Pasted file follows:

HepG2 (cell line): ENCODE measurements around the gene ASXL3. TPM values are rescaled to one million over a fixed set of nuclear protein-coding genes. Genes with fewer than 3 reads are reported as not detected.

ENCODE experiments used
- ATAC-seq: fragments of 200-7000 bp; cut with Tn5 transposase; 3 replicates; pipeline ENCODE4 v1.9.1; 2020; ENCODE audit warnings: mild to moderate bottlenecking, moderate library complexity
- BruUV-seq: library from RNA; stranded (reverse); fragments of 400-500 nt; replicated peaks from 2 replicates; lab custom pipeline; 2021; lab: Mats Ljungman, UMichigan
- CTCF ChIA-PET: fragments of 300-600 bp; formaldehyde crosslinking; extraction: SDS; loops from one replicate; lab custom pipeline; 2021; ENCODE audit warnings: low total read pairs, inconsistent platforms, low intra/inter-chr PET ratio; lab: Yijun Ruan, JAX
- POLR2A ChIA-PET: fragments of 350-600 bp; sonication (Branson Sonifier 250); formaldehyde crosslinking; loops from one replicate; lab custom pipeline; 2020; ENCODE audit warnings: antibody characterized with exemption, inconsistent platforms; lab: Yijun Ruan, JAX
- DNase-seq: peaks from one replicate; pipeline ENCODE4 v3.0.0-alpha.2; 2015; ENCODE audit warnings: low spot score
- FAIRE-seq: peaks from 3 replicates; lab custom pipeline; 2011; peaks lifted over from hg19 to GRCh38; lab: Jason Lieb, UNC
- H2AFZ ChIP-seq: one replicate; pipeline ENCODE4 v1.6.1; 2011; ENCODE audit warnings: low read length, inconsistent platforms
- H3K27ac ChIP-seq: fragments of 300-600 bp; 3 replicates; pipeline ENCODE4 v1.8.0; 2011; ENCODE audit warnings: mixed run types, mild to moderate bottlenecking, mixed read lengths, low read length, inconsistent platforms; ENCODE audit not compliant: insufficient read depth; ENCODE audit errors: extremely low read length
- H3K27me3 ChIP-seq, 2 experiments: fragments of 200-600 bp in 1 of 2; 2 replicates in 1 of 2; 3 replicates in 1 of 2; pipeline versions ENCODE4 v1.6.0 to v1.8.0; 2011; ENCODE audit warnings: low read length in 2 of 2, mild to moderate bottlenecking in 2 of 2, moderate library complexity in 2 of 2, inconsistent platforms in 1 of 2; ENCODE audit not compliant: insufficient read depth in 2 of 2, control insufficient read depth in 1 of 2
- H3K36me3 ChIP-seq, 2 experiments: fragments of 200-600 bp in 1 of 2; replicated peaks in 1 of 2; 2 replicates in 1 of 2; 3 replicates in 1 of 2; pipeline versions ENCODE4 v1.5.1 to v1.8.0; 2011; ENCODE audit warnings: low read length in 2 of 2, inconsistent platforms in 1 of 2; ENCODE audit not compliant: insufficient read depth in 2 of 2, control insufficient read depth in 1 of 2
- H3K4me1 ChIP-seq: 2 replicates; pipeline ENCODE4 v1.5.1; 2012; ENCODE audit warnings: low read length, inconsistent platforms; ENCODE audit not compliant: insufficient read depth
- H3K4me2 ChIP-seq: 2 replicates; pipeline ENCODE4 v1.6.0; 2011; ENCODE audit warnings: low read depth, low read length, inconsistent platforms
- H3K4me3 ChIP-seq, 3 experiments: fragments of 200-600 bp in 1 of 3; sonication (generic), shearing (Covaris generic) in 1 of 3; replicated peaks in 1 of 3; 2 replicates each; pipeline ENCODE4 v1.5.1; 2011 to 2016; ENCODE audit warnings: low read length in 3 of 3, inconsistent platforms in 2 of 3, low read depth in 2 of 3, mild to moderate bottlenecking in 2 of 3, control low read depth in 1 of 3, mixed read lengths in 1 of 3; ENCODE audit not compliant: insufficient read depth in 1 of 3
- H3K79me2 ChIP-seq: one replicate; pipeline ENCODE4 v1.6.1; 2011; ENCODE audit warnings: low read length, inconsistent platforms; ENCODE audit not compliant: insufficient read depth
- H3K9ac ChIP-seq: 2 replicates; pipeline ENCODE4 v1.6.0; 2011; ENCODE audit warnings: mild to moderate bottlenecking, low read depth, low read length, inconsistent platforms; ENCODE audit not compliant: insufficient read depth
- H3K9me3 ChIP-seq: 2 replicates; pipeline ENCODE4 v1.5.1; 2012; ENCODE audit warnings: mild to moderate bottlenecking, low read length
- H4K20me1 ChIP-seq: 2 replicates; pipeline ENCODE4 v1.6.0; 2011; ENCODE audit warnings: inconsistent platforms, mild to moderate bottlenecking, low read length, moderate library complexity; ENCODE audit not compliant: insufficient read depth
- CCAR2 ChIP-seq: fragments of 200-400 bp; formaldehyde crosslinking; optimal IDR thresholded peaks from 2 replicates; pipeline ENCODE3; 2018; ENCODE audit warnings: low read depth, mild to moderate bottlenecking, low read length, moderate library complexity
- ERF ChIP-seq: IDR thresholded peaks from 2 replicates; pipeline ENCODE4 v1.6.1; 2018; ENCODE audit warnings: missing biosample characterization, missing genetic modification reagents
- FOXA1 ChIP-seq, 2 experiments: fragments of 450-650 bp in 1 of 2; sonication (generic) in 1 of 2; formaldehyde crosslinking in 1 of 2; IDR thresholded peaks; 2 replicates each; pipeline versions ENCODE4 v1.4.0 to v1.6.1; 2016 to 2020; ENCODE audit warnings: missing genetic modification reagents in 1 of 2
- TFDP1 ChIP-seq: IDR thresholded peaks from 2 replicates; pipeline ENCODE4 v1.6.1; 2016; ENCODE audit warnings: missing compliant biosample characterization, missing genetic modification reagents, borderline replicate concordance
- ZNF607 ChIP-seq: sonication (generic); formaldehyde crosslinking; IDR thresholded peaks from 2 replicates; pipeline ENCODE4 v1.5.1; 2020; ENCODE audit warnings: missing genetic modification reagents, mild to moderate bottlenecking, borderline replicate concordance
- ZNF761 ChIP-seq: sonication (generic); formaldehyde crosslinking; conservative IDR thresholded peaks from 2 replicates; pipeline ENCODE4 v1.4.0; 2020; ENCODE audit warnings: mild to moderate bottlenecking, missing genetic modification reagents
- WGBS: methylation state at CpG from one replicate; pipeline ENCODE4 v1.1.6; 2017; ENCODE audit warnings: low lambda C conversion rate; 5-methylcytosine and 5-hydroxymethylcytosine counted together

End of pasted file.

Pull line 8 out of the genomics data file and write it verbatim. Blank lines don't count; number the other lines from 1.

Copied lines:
- FAIRE-seq: peaks from 3 replicates; lab custom pipeline; 2011; peaks lifted over from hg19 to GRCh38; lab: Jason Lieb, UNC